Thunderstorms and the risk of flooding persisted in mountainous areas of greater Los Angeles on Sunday. But after Hurricane Kay made landfall in Mexico last week it quickly was downgraded and weakened further until it largely disappeared, forecasters said.
To the north, remnants of Kay caused flooding Saturday that stranded about 40 vehicles and closed a stretch of State Route 190 in Death Valley National Park. The park was still cleaning up from floods five weeks ago that closed many key roads.
California’s Mosquito Fire has covered a large portion of the Northern Sierra region with smoke. California health officials urged people in affected areas to stay indoors where possible. Organisers of the Tour de Tahoe cancelled the annual 115-km bicycle ride scheduled Sunday around Lake Tahoe because of the heavy smoke from the blaze — more than 80 km away. Last year’s ride was cancelled because of smoke from another big fire south of Tahoe.
The Mosquito Fire’s cause remained under investigation. Pacific Gas & Electric said unspecified “electrical activity” occurred close in time to the report of the fire on Tuesday.
Other areas of the American West haven’t been immune from the fires, either. There were at least 18 large fires burning in Oregon and Washington, leading to evacuations and targeted power outages near Portland as the challenge of dry and windy conditions continued in the region.
Sprawling areas of western Oregon choked by thick smoke from the fires in recent days were expected to see improved air quality on Sunday thanks to a returning onshore flow, Oregon Public Broadcasting reported.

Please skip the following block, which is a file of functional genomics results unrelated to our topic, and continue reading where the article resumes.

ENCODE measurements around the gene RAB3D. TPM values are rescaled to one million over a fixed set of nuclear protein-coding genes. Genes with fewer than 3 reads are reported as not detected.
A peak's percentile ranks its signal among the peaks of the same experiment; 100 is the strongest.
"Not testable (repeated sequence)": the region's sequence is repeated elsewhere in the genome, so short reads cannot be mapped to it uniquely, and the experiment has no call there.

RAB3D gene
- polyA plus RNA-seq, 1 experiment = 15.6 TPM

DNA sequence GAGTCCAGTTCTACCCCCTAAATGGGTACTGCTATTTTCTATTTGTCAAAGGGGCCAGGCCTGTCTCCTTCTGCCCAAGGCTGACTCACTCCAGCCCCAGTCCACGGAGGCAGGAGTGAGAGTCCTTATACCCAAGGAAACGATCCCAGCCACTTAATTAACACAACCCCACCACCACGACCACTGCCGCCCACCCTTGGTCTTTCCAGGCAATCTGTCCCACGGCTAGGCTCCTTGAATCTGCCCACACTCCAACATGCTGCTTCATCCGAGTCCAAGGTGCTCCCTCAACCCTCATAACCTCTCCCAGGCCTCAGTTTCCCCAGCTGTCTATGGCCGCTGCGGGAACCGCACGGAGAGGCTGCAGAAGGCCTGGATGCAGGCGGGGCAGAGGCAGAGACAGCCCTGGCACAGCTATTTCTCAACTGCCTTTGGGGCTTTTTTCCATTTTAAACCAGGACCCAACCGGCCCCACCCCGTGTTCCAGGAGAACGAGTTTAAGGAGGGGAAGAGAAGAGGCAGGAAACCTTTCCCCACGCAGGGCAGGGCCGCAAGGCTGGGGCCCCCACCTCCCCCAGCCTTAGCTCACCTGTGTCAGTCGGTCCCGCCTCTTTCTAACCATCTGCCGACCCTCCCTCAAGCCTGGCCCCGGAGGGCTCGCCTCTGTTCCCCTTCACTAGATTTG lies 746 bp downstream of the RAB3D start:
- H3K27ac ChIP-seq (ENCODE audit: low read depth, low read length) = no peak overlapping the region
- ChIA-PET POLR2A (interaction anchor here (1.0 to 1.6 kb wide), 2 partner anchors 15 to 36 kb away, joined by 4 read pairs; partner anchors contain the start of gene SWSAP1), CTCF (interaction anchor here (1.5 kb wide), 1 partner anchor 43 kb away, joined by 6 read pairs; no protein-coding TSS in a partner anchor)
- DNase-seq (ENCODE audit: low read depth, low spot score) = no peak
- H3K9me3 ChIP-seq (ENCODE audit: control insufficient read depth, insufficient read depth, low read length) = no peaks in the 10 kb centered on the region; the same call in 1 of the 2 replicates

South of Portland, more than 3000 residents were under new evacuation orders because of the 347-square-kilometre Cedar Creek Fire, which has burned for over a month across Lane and Deschutes counties.
Firefighters were protecting remote homes in Oakridge, Westfir and surrounding mountain communities.
In Washington state, fire officials were scrambling to secure resources in the battle against a blaze sparked Saturday in the remote Stevens Pass area that sent hikers fleeing and forced evacuations of mountain communities. There was no containment Sunday of the Bolt Creek Fire, which had scorched nearly 12 square miles (31 square kilometres) of forestland about an hour and a half east of Seattle.
“The fire will continue to advance in areas that will be unstaffed. With limited resources, only point protection will be in place while resources continue to mobilise to the fire,” said a Sunday morning incident report.
According to the Northwest Interagency Coordination Centre, this weekend there were more than 1,035 square kilometres of active, uncontained fires and nearly 5000 people on the ground fighting them in the two northwestern states.
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